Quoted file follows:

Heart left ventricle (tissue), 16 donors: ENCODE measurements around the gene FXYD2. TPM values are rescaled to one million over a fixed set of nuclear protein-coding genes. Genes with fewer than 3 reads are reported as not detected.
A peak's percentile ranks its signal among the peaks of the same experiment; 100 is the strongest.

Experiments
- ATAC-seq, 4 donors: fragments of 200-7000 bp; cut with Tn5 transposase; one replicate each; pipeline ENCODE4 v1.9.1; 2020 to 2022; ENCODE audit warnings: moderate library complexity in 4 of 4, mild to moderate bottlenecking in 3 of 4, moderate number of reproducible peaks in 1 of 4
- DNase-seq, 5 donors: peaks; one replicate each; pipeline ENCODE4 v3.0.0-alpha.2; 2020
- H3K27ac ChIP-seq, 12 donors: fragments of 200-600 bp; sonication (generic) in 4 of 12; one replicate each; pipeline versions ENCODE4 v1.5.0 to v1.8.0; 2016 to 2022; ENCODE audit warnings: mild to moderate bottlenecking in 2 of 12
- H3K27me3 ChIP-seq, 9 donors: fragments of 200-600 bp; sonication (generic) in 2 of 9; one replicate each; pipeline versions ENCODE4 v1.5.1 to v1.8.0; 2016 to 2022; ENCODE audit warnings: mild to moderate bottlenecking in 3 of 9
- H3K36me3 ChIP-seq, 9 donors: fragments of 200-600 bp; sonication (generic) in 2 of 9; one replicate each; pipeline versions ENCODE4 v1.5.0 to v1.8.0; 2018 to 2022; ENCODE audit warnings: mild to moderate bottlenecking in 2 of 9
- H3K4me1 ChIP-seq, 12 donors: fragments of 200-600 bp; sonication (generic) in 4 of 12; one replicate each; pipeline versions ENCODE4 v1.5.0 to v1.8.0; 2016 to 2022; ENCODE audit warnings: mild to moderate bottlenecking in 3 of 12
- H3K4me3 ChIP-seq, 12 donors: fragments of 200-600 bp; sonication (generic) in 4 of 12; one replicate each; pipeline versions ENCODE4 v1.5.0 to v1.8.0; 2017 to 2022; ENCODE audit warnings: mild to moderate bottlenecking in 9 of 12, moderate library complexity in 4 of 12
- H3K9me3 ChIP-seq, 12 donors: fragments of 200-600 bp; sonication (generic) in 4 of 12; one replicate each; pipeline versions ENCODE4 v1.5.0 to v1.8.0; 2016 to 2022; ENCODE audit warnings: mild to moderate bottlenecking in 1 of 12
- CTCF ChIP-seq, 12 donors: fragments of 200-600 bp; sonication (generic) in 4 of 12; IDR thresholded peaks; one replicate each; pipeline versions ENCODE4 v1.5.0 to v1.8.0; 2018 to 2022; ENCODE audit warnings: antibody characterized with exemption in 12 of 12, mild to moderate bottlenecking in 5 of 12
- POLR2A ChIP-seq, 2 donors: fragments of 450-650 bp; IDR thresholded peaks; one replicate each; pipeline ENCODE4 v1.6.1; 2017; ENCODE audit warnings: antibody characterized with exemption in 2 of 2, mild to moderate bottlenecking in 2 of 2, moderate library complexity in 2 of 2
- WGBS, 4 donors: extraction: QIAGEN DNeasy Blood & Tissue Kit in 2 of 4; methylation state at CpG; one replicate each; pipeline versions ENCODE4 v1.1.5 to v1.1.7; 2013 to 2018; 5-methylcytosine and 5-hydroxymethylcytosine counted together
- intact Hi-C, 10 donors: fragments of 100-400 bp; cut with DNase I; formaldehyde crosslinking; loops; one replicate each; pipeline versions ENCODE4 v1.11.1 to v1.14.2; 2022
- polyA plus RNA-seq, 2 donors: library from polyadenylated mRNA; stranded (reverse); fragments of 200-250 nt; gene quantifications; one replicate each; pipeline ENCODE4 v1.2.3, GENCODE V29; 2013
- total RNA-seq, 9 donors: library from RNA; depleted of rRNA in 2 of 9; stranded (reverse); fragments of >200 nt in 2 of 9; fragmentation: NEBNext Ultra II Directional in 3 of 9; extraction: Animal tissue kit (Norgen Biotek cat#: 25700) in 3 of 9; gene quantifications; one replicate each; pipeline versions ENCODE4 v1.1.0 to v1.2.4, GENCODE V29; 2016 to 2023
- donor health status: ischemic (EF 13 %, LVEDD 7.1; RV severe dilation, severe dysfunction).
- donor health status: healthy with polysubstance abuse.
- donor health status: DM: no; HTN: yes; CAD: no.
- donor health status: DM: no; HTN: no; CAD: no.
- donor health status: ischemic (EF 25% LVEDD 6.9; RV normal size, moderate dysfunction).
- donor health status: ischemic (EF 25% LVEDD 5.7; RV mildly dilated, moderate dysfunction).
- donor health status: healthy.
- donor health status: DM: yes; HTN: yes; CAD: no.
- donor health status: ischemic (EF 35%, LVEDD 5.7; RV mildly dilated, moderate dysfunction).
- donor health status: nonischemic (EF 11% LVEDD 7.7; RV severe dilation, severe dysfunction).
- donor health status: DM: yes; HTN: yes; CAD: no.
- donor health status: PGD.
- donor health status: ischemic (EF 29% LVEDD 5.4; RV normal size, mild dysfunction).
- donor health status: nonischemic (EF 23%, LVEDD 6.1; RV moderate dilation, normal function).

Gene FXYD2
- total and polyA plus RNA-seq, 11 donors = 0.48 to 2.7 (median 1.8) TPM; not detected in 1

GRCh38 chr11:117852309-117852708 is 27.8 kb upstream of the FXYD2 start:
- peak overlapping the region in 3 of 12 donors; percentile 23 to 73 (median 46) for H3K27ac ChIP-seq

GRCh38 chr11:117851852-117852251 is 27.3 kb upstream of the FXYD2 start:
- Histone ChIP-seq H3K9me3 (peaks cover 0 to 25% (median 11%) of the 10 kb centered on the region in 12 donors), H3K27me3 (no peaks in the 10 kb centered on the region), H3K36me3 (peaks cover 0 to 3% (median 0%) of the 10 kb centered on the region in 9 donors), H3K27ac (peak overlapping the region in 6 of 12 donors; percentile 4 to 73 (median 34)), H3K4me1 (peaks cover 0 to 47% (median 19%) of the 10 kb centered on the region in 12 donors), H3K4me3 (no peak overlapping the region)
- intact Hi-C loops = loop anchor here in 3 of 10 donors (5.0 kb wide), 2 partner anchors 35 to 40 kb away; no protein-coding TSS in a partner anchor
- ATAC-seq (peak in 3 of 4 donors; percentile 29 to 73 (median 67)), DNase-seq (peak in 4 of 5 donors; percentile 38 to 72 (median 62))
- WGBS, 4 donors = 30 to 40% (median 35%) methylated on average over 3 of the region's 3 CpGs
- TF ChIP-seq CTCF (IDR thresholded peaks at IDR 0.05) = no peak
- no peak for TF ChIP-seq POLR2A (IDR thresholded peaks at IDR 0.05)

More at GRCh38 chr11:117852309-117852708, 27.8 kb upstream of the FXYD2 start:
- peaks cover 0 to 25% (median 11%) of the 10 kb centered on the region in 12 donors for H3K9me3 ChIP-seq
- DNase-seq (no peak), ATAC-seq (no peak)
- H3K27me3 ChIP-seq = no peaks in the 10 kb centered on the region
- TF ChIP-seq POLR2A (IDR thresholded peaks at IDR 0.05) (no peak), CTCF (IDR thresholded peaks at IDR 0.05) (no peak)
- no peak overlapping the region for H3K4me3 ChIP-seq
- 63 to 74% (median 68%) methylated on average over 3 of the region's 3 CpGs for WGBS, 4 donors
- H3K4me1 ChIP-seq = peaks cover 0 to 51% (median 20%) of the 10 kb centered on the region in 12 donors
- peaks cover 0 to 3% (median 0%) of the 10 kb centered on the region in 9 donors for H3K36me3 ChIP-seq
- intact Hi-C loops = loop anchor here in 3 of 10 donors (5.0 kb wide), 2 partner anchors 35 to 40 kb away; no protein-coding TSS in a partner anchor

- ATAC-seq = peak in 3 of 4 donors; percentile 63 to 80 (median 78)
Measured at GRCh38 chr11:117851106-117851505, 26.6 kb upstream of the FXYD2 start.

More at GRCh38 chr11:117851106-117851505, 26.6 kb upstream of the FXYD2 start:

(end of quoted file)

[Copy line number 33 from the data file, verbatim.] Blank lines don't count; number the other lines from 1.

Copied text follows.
- total and polyA plus RNA-seq, 11 donors = 0.48 to 2.7 (median 1.8) TPM; not detected in 1